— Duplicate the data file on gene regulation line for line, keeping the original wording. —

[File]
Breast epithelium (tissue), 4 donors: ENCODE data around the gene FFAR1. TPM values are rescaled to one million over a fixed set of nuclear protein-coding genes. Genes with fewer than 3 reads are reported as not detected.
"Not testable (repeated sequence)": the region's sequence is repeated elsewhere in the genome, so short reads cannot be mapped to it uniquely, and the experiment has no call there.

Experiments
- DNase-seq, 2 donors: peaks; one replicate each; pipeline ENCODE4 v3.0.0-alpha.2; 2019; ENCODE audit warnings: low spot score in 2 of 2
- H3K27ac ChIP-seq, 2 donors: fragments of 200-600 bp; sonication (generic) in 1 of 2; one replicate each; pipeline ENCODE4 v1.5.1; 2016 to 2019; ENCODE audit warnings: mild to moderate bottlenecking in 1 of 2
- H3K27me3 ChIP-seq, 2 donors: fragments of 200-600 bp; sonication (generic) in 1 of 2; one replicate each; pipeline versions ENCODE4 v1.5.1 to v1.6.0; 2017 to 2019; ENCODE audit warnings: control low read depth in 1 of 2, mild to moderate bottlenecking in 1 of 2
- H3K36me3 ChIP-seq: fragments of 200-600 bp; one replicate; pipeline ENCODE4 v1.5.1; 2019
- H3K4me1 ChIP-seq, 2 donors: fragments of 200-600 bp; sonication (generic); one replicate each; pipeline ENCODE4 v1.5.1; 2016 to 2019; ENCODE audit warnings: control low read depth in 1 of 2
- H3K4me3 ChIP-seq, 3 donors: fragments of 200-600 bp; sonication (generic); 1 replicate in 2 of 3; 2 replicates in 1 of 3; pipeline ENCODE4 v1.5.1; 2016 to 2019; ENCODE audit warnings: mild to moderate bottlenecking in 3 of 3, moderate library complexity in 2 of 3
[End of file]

Breast epithelium (tissue), 4 donors: ENCODE data around the gene FFAR1. TPM values are rescaled to one million over a fixed set of nuclear protein-coding genes. Genes with fewer than 3 reads are reported as not detected.
"Not testable (repeated sequence)": the region's sequence is repeated elsewhere in the genome, so short reads cannot be mapped to it uniquely, and the experiment has no call there.

Experiments
- DNase-seq, 2 donors: peaks; one replicate each; pipeline ENCODE4 v3.0.0-alpha.2; 2019; ENCODE audit warnings: low spot score in 2 of 2
- H3K27ac ChIP-seq, 2 donors: fragments of 200-600 bp; sonication (generic) in 1 of 2; one replicate each; pipeline ENCODE4 v1.5.1; 2016 to 2019; ENCODE audit warnings: mild to moderate bottlenecking in 1 of 2
- H3K27me3 ChIP-seq, 2 donors: fragments of 200-600 bp; sonication (generic) in 1 of 2; one replicate each; pipeline versions ENCODE4 v1.5.1 to v1.6.0; 2017 to 2019; ENCODE audit warnings: control low read depth in 1 of 2, mild to moderate bottlenecking in 1 of 2
- H3K36me3 ChIP-seq: fragments of 200-600 bp; one replicate; pipeline ENCODE4 v1.5.1; 2019
- H3K4me1 ChIP-seq, 2 donors: fragments of 200-600 bp; sonication (generic); one replicate each; pipeline ENCODE4 v1.5.1; 2016 to 2019; ENCODE audit warnings: control low read depth in 1 of 2
- H3K4me3 ChIP-seq, 3 donors: fragments of 200-600 bp; sonication (generic); 1 replicate in 2 of 3; 2 replicates in 1 of 3; pipeline ENCODE4 v1.5.1; 2016 to 2019; ENCODE audit warnings: mild to moderate bottlenecking in 3 of 3, moderate library complexity in 2 of 3